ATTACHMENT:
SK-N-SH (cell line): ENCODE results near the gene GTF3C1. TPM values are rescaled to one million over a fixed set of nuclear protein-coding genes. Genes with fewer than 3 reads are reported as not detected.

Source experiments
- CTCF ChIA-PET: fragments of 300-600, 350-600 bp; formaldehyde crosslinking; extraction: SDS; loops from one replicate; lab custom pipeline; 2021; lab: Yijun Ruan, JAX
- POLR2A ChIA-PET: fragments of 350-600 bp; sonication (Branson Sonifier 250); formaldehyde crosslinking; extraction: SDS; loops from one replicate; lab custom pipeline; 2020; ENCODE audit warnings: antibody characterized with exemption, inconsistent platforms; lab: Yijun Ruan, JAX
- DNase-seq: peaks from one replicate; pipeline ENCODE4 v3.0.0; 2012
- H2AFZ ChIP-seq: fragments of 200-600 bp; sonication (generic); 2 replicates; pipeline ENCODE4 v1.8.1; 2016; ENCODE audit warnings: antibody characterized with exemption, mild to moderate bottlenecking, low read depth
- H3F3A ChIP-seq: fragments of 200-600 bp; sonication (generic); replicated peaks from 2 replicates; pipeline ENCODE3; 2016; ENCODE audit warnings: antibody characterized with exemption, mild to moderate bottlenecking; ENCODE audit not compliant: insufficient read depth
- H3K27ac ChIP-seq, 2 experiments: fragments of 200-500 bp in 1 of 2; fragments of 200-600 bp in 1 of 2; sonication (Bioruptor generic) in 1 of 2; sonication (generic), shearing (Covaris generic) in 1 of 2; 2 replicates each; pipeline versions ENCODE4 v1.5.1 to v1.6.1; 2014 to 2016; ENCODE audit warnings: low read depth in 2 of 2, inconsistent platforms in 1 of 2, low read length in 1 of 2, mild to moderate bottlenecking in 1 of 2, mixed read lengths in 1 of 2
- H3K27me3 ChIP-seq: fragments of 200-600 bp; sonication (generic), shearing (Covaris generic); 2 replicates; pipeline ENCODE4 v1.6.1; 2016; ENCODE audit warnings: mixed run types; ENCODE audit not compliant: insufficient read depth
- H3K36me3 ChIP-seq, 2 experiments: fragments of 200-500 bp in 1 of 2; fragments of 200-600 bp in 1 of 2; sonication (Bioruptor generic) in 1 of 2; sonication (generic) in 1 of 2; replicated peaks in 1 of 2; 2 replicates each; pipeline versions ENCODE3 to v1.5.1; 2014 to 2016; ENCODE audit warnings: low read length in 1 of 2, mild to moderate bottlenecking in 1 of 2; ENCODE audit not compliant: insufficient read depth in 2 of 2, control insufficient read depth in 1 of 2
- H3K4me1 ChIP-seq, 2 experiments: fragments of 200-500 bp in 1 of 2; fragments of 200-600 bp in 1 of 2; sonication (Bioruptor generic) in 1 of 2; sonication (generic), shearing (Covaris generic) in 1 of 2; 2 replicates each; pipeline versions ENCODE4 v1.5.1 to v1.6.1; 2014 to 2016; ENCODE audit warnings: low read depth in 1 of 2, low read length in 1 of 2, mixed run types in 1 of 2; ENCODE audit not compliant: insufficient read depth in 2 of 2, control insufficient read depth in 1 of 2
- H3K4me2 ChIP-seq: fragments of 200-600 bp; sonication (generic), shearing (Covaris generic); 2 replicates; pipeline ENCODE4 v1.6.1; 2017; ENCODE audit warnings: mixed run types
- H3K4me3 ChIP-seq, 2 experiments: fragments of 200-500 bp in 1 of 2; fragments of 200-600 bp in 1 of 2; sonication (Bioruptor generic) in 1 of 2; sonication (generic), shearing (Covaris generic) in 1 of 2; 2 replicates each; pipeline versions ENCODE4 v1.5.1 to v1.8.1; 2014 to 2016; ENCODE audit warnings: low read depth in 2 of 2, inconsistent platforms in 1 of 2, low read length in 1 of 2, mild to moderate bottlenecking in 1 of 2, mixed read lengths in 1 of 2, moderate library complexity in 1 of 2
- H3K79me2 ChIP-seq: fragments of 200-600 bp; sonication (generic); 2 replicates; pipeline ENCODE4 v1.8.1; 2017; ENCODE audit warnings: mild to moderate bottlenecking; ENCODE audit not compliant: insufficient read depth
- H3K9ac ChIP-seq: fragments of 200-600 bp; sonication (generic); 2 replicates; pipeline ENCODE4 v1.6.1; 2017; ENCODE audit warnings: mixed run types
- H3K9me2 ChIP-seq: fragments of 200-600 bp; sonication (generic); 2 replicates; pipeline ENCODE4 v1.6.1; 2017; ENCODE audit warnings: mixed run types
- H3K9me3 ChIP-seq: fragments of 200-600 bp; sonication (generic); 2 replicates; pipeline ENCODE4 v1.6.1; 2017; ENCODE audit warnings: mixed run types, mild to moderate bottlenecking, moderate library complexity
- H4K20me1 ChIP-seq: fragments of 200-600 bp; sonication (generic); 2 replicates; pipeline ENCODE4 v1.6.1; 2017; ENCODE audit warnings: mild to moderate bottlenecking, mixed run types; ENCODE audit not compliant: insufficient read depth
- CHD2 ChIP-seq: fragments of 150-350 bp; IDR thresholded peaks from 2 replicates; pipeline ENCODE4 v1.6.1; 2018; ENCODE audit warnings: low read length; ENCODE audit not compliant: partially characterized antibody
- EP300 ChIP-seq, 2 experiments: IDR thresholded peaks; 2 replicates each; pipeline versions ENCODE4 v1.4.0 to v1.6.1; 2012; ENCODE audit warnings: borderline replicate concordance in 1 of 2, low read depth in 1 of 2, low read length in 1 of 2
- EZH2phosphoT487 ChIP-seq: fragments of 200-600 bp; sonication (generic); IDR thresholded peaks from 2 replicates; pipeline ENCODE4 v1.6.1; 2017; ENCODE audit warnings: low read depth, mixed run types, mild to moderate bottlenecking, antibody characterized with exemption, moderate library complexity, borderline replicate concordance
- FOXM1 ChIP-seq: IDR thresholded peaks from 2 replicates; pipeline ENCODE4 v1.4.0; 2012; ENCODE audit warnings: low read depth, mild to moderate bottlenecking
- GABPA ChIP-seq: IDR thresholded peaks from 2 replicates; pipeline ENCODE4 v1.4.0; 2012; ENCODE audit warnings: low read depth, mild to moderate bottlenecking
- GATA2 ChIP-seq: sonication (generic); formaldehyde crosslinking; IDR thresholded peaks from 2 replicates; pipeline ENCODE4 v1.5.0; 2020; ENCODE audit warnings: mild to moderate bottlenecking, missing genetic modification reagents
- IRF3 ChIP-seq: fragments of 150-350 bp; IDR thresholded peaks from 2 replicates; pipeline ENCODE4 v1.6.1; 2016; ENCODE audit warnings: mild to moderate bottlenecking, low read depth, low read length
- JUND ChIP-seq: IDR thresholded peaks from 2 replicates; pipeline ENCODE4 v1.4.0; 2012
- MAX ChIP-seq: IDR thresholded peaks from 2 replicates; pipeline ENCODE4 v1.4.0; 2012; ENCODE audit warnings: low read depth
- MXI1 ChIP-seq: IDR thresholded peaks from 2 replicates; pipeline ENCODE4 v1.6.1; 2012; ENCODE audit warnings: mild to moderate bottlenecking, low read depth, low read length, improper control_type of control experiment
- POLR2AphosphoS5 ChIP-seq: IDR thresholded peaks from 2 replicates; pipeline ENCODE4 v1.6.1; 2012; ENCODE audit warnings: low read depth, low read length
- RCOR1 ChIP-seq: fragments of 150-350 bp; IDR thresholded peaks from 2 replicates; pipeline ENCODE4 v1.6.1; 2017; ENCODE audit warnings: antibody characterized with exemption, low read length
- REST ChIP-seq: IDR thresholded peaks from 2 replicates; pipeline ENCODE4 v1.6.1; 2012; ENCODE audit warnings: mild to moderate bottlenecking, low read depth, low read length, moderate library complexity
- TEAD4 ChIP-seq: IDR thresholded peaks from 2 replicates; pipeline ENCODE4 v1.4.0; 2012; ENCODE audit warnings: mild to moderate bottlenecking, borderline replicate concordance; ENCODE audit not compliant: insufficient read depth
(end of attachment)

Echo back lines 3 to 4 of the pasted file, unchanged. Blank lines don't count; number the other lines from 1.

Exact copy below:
- CTCF ChIA-PET: fragments of 300-600, 350-600 bp; formaldehyde crosslinking; extraction: SDS; loops from one replicate; lab custom pipeline; 2021; lab: Yijun Ruan, JAX
- POLR2A ChIA-PET: fragments of 350-600 bp; sonication (Branson Sonifier 250); formaldehyde crosslinking; extraction: SDS; loops from one replicate; lab custom pipeline; 2020; ENCODE audit warnings: antibody characterized with exemption, inconsistent platforms; lab: Yijun Ruan, JAX